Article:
The recently formed Athy Historical Society has arranged a spring lecture series to commence with a lecture on Thursday 8th February. The lectures will be held in the Heritage Centre on the second Thursday of each month at 7.30 p.m. Admission to all lectures is free.
The first lecture in the series will be given by Marc Guernon under the title ‘No field is innocent’ - the hidden archaeology of South Kildare’. Marc was part of the archaeological team which excavated the medieval village of Ardreigh prior to the re-alignment of the Carlow Road some years ago. The second lecture which will take place on Thursday 8th March will deal with ‘Athy and the Great War’. The lecturer, Clem Roche, published his book ‘Athy and District World War I Roll of Honour 1914-1918’ last year and copies are for sale in the Heritage Centre. The final lecture scheduled for Thursday 12th April will feature Colm Flynn whose talk under the title ‘Where are you coming from and where are you going?’ will give a detailed exposition of the old roads of South Kildare. Colm’s book ‘A Tie to the Land’ is available for sale in the Gem.
The developing interest in local history and family history has witnessed the release of an ever-increasing list of publications on the subjects, while regretfully much research at local level remains largely unpublished. I was particularly pleased to receive some time ago a copy of a dissertation researched and written by local man, Seamus Hughes, as part of his studies in Carlow College. His subject was the Grand Canal which is of particular relevance to someone bearing the Hughes name as several generations of that family were bargemen on the Grand Canal and the Barrow Line over the years.
Seamus noted that work on the construction of the canal between Monasterevin and Athy commenced in 1789. The canal from Dublin to Monasterevin had been completed in 1785 and the intention was to enter the River Barrow at Monasterevin and continue the journey downstream towards Athy and beyond. However, the river between the two south Kildare towns proved to be shallow at various points and the decision was taken to extend the canal to Athy. Work on the new stretch of the canal was undertaken by a number of private contractors, all of whom were allocated sections of approximately one mile in length to work on. The engineer in charge was Richard Evans, assisted by William Rhodes, James Oates and Archibold Miller. Evans’s involvement with other projects which he was reluctant to give up led to him being relieved of his duties and his three assistants took over responsibility for overseeing the work of the various contractors. By April 1790 Archibold Miller had taken on the role of head engineer to the Grand Canal Company.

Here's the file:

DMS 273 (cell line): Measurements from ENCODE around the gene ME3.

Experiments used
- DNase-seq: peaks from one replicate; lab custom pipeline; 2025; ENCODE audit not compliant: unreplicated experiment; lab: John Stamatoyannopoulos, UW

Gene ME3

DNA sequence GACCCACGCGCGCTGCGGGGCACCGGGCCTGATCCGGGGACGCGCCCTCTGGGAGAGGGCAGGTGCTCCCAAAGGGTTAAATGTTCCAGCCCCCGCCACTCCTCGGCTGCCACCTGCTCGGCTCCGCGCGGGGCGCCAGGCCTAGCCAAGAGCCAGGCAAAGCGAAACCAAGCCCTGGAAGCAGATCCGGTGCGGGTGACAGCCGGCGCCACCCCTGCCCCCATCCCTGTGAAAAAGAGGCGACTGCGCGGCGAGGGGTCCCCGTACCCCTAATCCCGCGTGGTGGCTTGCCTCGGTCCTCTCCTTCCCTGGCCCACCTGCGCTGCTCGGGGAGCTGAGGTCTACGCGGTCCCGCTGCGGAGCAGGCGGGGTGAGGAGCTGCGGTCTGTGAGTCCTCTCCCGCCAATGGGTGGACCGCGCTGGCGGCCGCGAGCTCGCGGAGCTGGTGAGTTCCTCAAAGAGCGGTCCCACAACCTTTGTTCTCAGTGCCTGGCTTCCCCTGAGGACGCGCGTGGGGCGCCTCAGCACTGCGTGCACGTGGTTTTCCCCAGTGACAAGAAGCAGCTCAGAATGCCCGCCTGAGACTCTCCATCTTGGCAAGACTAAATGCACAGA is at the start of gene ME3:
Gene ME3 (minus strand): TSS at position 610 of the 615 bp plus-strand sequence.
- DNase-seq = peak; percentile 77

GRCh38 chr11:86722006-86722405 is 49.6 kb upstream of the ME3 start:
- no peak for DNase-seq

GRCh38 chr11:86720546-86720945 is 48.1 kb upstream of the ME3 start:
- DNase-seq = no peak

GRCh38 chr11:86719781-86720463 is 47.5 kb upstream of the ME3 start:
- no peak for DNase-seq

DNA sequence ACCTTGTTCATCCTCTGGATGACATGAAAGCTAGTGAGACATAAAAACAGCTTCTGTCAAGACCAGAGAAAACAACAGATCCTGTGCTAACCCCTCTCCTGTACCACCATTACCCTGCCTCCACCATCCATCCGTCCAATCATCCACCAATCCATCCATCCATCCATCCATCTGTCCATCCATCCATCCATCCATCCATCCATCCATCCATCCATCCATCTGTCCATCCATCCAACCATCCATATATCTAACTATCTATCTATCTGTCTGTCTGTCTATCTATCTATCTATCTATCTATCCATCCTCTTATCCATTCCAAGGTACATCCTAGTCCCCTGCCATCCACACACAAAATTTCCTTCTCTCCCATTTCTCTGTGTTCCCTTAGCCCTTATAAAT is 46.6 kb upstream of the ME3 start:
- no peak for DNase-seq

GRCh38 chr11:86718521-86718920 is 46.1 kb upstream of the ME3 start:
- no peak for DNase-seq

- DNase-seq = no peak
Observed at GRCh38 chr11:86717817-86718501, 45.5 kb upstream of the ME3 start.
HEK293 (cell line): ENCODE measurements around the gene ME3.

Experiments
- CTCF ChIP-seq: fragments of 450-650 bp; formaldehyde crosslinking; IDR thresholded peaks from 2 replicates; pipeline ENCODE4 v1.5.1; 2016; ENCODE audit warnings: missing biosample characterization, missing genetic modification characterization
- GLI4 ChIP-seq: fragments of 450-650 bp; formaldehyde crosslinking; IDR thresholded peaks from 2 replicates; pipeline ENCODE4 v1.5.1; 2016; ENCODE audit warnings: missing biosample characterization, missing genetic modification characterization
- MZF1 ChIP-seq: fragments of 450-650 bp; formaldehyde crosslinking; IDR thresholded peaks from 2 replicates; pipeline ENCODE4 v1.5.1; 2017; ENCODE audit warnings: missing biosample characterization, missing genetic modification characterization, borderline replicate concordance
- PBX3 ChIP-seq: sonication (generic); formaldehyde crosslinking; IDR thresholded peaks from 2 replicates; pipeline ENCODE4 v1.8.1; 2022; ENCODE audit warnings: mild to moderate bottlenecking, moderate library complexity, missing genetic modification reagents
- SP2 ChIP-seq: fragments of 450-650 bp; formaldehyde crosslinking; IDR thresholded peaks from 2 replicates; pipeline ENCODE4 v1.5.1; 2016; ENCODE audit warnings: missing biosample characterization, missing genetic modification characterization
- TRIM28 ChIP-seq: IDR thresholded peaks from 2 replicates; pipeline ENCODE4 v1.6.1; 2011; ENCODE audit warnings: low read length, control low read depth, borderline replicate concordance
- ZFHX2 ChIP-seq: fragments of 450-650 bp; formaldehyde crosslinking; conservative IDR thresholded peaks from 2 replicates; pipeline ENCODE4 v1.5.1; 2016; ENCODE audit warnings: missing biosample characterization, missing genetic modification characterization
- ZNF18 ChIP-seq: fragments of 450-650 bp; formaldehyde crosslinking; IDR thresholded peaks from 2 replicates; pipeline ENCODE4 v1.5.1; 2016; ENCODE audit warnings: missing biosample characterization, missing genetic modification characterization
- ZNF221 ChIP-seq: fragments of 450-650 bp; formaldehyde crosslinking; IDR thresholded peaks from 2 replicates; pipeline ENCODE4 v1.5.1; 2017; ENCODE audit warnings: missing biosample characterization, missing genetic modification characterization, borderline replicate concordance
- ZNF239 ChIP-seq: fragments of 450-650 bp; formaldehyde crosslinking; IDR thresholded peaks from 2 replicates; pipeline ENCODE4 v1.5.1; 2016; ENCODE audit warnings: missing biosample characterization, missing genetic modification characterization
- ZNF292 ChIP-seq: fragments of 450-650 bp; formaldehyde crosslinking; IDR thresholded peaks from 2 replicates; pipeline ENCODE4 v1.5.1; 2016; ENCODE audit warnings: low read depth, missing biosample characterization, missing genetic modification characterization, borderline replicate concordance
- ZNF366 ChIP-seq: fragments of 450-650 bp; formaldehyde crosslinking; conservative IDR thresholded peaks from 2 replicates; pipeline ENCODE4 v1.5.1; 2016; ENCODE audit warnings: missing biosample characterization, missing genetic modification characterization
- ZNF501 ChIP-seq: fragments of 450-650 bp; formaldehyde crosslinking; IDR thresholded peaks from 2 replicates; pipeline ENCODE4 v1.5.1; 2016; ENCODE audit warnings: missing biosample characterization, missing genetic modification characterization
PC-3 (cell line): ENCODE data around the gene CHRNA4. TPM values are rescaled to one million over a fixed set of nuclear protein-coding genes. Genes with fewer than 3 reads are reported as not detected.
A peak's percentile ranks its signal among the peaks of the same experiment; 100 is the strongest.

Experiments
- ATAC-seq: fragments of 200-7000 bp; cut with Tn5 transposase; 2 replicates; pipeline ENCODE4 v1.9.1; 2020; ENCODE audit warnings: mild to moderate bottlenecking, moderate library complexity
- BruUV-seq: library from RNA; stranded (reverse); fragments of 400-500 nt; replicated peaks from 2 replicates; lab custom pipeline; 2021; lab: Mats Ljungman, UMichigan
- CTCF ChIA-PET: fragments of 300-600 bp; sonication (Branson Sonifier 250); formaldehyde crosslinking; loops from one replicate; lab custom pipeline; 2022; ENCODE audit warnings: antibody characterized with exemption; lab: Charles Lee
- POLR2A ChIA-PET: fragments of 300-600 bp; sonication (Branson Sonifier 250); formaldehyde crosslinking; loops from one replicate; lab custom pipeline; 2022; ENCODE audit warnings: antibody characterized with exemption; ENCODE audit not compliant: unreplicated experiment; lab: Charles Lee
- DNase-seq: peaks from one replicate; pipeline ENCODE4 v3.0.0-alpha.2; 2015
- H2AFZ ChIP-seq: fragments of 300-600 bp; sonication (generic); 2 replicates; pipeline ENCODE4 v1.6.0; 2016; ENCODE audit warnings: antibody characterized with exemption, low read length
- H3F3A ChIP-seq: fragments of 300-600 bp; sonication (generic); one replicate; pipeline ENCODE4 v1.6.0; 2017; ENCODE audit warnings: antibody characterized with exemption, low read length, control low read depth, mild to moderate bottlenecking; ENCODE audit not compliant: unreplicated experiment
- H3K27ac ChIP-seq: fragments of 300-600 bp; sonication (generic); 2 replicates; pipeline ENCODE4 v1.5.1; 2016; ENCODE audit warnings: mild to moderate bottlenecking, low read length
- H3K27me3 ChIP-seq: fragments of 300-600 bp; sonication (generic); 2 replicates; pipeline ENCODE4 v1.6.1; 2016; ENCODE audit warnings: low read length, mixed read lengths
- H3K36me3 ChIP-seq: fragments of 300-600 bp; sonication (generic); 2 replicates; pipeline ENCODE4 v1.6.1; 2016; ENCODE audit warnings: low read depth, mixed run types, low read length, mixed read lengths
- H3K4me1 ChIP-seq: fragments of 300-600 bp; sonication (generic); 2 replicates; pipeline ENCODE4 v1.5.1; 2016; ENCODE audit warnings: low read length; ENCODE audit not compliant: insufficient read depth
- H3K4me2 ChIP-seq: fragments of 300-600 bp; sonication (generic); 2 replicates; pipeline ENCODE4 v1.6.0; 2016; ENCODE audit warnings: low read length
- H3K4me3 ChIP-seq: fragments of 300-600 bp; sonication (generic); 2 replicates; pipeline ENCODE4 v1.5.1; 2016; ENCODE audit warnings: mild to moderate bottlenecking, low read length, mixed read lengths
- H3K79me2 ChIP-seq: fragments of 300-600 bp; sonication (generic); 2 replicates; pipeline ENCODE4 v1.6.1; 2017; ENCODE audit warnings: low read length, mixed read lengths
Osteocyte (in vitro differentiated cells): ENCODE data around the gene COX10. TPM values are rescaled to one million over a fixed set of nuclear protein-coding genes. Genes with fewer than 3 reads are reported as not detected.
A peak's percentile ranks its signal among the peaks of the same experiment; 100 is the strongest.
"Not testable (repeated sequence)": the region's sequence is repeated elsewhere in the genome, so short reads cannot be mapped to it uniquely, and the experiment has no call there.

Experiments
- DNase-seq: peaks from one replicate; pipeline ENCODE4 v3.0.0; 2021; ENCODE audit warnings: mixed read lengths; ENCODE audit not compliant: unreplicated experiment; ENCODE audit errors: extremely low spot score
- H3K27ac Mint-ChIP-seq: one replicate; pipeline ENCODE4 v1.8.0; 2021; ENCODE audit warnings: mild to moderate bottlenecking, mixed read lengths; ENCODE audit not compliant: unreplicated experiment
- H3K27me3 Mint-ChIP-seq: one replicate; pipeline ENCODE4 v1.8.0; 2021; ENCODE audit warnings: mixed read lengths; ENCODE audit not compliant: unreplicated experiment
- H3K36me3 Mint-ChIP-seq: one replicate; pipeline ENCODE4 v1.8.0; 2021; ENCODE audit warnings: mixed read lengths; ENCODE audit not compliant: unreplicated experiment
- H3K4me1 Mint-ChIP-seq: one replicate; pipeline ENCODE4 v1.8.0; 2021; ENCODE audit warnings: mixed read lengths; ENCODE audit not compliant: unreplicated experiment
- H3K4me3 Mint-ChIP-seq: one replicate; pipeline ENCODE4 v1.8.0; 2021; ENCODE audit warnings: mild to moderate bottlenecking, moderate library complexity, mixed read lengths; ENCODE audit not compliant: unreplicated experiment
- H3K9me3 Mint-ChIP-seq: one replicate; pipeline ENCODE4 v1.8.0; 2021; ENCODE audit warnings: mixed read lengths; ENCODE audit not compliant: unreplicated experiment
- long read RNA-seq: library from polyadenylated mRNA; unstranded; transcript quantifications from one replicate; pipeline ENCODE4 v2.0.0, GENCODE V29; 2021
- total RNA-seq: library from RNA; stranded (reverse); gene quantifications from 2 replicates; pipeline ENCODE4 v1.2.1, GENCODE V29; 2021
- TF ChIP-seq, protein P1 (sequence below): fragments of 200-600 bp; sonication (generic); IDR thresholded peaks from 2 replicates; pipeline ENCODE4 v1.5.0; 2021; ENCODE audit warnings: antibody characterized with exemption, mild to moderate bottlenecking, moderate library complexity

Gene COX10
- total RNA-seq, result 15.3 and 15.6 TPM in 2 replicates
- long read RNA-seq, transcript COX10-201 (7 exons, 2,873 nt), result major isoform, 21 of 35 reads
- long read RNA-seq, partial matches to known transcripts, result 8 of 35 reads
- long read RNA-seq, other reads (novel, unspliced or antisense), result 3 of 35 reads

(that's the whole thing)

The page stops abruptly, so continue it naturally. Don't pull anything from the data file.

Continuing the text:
Seamus discloses that in April 1790 3,944 men were working on the canal construction works between Monasterevin and Athy. By March of the following year the canal was open to trade and passenger boats as far as Athy, although final work on the canal locks was still being undertaken.
The extension of the canal to Athy brought the possibility of huge changes to the south Kildare town. Canal transport offered tremendous commercial opportunities which were to some extent hampered or delayed by the 1798 rebellion. The uprising in and around Athy was the subject of local man Patrick O’Kelly’s book on 1798 and the savagery with which the rebels attempt to secure religious and parliamentary freedom was met militated against the possibility of maximising the commercial benefits which should have flowed from the new canal transport system. In the post 1798 period the country remained unsettled and while the Grand Canal company operated a passenger boat service linking Athy and Dublin it could not hope to compete with the railway company when the railway line was extended to Athy in 1847. Passenger boat services on the Grand Canal ceased in 1852, while the transport of commercial cargo continued fitfully until 1960. Seamus Hughes concluded his study by acknowledging that the Grand Canal was of vital importance in the commercialisation of towns, including Athy, which were connected to Dublin by the work of 18th century labourers.
Today the Grand Canal and the Barrow line have taken on a different role. Passenger traffic and the transport of cargo have been replaced by leisure boating. Athy’s town centre harbour is now home to a variety of boats bringing life back to the ancient river which had not seen much activity for decades past. The proposed development of the Barrow Blueway between Lowtown and St. Mullins with a possible waterway hub in Athy offers huge potential for Athy similar in many ways to that which followed the coming of the Grand Canal in 1791 and the arrival of the railway in 1847.